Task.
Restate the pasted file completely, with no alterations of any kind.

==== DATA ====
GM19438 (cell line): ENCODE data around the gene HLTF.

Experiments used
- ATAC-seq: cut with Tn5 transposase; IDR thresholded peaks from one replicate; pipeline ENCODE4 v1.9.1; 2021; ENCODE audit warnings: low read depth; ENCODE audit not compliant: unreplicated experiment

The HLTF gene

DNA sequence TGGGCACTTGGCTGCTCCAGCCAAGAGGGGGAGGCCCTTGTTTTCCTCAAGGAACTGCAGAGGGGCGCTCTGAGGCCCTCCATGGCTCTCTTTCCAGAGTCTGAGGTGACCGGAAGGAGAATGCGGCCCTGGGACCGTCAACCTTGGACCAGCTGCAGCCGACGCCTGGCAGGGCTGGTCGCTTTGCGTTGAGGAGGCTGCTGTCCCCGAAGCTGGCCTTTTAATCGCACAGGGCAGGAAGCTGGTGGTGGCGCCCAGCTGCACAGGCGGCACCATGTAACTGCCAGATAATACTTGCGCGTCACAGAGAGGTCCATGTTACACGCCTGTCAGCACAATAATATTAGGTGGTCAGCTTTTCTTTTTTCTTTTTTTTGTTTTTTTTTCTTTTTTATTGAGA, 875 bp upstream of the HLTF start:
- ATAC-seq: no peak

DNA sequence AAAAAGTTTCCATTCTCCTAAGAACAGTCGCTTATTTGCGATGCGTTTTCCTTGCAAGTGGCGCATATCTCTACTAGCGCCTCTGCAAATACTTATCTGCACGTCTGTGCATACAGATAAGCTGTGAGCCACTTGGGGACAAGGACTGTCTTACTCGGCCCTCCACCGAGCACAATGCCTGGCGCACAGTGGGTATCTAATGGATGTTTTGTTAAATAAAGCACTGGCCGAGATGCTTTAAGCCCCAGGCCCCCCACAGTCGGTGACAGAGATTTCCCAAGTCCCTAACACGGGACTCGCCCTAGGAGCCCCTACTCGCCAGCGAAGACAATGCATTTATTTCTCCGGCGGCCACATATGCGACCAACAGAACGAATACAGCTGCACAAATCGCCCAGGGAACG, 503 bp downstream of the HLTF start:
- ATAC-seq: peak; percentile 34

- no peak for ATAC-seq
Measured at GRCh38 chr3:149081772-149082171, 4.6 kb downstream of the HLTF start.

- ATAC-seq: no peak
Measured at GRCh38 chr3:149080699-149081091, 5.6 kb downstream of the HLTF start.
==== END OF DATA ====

GM19438 (cell line): ENCODE data around the gene HLTF.

Experiments used
- ATAC-seq: cut with Tn5 transposase; IDR thresholded peaks from one replicate; pipeline ENCODE4 v1.9.1; 2021; ENCODE audit warnings: low read depth; ENCODE audit not compliant: unreplicated experiment

The HLTF gene

DNA sequence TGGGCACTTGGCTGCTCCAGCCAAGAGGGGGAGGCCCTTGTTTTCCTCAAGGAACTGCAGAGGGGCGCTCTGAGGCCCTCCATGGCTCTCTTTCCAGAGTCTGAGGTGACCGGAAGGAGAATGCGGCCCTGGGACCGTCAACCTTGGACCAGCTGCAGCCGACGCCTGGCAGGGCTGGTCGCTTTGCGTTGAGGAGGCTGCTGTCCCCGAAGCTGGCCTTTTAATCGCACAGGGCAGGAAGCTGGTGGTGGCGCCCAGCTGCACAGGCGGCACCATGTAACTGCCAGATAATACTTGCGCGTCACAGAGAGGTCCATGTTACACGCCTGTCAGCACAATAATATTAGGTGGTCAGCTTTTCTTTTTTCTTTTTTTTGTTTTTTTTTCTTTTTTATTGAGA, 875 bp upstream of the HLTF start:
- ATAC-seq: no peak

DNA sequence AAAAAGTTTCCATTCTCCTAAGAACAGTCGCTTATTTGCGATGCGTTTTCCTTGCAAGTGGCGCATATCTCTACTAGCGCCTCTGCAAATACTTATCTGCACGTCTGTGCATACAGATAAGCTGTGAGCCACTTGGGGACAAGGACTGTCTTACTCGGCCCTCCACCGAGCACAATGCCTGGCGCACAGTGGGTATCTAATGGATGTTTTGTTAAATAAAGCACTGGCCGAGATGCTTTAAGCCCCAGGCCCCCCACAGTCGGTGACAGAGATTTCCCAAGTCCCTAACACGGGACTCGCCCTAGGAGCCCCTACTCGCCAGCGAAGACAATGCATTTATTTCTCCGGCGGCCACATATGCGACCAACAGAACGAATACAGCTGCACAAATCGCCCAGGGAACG, 503 bp downstream of the HLTF start:
- ATAC-seq: peak; percentile 34

- no peak for ATAC-seq
Measured at GRCh38 chr3:149081772-149082171, 4.6 kb downstream of the HLTF start.

- ATAC-seq: no peak
Measured at GRCh38 chr3:149080699-149081091, 5.6 kb downstream of the HLTF start.